As a former British colony, the island of Malta had a pivotal role to play in the Second World War. Throughout the conflict it was the only Allied base between Gibraltar and Alexandria in Egypt, and it became a military and naval fortress. In 1940, the North African campaign increased its strategic importance and Malta became a prime target for the Axis bombers: the nations who fought against the Allies including Germany and Italy.
The Axis resolved to destroy Malta and starve its people by attacking ports, cities and the Allied convoys transporting cargo to the island. This became known as the Siege of Malta (and Second Siege of Malta), which took place between 1940 and 1943, eventually ending in victory for the Allies. Throughout the campaign, many ships and plans on both sides were destroyed. Much of this has been preserved in the archaeological record.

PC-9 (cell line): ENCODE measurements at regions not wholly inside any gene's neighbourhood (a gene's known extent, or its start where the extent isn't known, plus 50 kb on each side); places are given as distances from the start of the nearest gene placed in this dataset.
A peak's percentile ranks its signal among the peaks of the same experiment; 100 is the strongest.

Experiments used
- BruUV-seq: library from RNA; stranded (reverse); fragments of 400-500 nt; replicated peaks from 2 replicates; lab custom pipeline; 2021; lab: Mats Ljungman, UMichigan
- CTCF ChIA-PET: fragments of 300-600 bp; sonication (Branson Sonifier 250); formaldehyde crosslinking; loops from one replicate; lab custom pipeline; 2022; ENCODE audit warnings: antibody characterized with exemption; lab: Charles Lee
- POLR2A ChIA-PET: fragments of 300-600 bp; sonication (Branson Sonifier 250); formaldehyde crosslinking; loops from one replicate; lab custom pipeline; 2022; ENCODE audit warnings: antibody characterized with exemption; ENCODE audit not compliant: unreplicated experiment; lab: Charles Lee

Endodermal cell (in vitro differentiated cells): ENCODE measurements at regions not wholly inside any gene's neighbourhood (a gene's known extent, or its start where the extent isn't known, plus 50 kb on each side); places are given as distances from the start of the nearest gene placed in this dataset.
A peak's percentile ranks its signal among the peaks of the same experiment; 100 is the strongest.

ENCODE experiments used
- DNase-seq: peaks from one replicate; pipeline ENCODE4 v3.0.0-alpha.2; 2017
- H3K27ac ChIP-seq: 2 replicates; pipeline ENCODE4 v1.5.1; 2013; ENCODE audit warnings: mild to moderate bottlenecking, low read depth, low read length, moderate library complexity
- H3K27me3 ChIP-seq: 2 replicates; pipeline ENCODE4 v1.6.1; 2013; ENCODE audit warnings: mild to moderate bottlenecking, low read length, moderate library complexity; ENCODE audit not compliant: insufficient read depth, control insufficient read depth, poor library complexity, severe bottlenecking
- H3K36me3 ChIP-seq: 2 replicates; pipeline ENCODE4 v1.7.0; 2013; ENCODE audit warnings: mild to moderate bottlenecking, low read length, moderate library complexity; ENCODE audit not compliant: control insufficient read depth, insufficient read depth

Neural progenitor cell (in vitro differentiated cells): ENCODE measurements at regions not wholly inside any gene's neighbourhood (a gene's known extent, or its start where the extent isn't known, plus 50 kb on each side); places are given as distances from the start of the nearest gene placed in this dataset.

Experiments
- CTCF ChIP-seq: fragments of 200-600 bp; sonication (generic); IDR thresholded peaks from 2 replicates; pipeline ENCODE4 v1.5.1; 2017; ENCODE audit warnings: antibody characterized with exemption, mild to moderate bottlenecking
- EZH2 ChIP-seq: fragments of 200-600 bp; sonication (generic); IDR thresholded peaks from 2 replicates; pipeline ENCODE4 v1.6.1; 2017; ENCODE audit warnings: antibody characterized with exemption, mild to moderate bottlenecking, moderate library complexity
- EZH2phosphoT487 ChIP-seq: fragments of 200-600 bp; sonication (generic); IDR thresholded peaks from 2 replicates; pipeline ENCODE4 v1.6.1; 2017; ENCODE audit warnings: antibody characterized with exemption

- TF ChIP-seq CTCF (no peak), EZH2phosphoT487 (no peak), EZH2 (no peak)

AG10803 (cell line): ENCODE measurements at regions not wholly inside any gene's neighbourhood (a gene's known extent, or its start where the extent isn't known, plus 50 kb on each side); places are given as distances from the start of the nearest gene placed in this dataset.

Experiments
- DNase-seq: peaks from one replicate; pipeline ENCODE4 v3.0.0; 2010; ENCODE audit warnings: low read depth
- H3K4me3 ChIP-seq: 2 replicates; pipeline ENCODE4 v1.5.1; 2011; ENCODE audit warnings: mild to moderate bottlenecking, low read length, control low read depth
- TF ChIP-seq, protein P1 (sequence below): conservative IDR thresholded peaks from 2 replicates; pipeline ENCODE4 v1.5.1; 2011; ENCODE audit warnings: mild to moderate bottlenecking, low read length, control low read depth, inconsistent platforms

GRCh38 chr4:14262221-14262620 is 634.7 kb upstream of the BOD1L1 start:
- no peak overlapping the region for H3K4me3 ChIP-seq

One such plane was JU88, which was discovered in 2009 outside of Salina Bay and sits at a depth of 55m. Luftwaffe launched wave after wave of air raids using planes such as the Messerschmitt BF-109, the Junker’s dive bomber JU88 and the bomber JU88. However by this stage the Allies had built up their own indomitable defence system. Malta was now the base for 35½ squadrons consisting of over 600 modern fighters and bombers.
The JU88 wreckage is well preserved, with a tail broken off that lies a small distance from the same site. The cockpit still retains its forward-looking machine gun. The wreck probably ended up in the sea after being hit by flak over its target, or shot down during a dogfight (aerial battle).